New paper on harmonic generation with RMT.

Last updated May 30, 2017 by Andrew Brown

The second published paper of PhD student, Ola Hassouneh, marks a genuine landmark in the research of the intense-field members of CTAMOP. The RMT method, the latest incarnation of time-dependent R-matrix theory, has previously been applied only to relatively short-wavelength (<390nm) laser-atom interaction. While this is fairly typical of an ab-initio method, it is rather unsatisfactory from an experimental perspective, as state-of-the art techniques in ultrafast physics typically employ lasers in the micron-wavelength regime. Previously this was thought intractable from a computational standpoint, as in such long wavelength fields, electrons can absorb many hundreds of photons, gaining extremely high angular momenta, and travelling very far from the nucleus. While it was thought that RMT may eventually be able to describe wavelengths on the order of 800nm, Ola jumped ahead of her supervisors and started running calculations at 1800nm!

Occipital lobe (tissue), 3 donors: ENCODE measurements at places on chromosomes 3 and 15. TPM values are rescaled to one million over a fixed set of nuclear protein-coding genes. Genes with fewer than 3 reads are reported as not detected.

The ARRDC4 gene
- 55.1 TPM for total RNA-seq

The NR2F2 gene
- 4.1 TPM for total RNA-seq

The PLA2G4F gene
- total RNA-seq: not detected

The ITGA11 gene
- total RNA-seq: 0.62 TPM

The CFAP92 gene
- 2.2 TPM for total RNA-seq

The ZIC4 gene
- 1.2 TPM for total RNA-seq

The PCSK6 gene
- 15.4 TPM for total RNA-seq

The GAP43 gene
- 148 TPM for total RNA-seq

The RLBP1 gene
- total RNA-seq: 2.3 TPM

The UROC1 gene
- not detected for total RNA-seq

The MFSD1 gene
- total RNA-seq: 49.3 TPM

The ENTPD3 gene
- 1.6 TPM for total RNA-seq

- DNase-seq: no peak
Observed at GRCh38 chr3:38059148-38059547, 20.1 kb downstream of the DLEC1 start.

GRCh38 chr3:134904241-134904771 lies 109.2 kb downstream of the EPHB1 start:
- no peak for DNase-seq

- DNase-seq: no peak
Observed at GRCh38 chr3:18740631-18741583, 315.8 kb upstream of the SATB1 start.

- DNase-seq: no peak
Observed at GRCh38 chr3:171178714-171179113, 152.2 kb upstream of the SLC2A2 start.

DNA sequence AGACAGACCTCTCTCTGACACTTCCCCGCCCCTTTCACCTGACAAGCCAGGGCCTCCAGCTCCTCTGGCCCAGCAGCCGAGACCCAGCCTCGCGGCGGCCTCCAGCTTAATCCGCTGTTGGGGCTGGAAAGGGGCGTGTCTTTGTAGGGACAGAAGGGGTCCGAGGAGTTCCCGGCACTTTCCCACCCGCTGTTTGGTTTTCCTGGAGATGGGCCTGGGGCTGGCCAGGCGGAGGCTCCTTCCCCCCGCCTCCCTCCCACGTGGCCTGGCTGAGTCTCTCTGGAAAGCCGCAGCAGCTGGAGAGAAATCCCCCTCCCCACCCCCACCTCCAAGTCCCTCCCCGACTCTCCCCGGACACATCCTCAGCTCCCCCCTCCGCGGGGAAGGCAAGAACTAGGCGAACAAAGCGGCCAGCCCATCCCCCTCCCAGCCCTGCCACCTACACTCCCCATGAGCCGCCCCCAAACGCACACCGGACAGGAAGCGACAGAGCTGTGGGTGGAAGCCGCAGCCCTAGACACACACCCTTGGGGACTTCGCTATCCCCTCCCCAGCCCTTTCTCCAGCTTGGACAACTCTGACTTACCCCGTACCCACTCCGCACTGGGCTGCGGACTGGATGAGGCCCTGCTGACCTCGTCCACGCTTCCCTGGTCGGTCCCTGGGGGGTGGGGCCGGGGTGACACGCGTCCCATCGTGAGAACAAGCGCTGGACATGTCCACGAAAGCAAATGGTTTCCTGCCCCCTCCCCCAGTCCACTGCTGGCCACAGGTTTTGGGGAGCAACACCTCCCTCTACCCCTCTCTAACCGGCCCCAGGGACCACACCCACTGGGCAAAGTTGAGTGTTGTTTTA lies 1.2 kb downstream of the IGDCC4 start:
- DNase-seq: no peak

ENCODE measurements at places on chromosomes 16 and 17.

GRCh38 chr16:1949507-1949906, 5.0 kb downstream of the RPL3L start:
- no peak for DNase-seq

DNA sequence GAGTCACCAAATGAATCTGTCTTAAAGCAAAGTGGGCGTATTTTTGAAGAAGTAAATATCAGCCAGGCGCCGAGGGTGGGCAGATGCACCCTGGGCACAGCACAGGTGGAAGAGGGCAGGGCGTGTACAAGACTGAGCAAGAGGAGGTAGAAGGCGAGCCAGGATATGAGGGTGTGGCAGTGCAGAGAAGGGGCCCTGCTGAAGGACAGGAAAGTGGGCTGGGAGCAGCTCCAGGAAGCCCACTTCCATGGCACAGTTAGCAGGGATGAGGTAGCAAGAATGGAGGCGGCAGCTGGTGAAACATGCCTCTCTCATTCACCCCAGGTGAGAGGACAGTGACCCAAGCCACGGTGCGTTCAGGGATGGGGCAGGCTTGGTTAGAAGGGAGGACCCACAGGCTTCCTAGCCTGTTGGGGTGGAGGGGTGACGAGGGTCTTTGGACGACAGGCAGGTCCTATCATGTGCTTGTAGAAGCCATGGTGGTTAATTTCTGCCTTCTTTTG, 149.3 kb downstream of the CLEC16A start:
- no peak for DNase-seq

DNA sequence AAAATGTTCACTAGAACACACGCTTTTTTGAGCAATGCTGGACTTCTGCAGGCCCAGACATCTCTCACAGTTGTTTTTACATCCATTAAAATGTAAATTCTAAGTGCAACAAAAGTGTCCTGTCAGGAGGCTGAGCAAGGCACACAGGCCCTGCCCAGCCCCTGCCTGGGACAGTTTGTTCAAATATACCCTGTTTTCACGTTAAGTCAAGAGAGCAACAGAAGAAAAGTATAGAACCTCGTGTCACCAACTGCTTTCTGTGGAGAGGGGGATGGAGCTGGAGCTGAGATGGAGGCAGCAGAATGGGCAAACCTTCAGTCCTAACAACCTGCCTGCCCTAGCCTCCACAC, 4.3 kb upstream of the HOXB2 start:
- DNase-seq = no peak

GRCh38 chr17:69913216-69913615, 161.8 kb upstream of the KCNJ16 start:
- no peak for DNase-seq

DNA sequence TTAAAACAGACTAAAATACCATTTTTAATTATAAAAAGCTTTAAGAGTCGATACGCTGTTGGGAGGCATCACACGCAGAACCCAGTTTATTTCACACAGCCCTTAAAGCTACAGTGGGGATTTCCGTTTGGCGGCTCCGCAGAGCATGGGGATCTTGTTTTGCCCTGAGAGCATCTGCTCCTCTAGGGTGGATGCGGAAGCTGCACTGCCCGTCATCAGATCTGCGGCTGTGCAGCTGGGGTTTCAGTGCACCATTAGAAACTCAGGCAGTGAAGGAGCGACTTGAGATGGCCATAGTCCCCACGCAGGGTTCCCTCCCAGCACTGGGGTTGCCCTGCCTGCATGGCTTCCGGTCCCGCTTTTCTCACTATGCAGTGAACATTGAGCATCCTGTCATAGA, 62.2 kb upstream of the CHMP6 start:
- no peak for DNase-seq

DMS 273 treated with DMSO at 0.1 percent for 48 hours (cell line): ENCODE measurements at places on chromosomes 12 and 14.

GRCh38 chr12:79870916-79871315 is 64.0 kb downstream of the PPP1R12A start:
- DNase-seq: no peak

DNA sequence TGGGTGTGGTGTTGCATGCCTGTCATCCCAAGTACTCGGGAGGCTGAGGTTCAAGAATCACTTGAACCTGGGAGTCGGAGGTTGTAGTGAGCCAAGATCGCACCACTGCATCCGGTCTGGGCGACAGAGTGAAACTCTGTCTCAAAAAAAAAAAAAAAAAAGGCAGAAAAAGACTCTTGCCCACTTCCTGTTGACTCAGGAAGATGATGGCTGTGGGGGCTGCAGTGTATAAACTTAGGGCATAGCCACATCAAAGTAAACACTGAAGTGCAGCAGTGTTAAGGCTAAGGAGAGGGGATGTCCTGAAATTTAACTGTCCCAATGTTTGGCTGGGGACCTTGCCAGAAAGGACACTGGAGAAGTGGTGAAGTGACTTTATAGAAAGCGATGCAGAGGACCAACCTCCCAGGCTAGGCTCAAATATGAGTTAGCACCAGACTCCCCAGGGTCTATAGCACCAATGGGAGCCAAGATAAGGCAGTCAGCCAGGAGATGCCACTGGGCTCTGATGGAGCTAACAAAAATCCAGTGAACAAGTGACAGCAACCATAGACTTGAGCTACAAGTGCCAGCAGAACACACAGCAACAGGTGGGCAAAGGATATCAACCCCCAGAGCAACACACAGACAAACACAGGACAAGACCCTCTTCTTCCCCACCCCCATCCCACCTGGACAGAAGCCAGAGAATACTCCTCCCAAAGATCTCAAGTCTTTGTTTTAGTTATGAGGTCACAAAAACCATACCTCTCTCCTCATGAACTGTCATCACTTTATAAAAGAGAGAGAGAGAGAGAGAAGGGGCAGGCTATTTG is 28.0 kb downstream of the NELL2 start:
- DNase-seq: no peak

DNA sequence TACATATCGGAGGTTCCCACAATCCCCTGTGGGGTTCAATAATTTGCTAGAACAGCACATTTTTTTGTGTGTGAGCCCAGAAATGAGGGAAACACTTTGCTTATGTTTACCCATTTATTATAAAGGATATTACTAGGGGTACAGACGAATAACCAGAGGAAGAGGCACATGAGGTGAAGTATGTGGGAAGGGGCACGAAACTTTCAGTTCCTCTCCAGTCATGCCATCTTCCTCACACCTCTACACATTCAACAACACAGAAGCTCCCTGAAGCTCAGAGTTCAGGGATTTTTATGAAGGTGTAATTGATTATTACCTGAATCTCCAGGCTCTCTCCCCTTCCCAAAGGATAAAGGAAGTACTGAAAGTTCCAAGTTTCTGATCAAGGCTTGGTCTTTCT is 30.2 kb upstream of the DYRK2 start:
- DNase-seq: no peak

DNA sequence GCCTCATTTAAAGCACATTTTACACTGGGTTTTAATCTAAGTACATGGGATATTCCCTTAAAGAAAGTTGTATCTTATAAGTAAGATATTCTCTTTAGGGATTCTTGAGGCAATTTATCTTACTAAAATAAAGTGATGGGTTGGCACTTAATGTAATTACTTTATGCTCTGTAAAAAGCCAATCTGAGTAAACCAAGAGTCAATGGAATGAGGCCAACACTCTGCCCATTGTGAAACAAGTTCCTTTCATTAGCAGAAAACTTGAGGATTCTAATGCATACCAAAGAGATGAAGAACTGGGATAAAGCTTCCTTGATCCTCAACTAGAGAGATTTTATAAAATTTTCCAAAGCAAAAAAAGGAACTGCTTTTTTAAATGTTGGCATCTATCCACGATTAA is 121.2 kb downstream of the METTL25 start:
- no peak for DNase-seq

In particular, Ola was investigating high-harmonic generation (HHG) from krypton and xenon atoms, and the paper presents these results alongside experimental data from the group of Andrew Shiner in Ottawa, Canada. Such a favourable comparison with experiment was a little unexpected, given that the code models a single atom in a `clean’ laser pulse, but the results show that the RMT code is now extremely well placed to lead the field of computational laser-atom physics in the coming years. So watch this space for more collaborations with experimental groups!

Link to the original paper


We are a Research Cluster of the School of Mathematics and Physics at Queen’s University Belfast in Northern Ireland. Our research interests are focused primarily on computational and theoretical physics.

Old Physics Building

The Old Physics Building,
where CTAMOP is situated.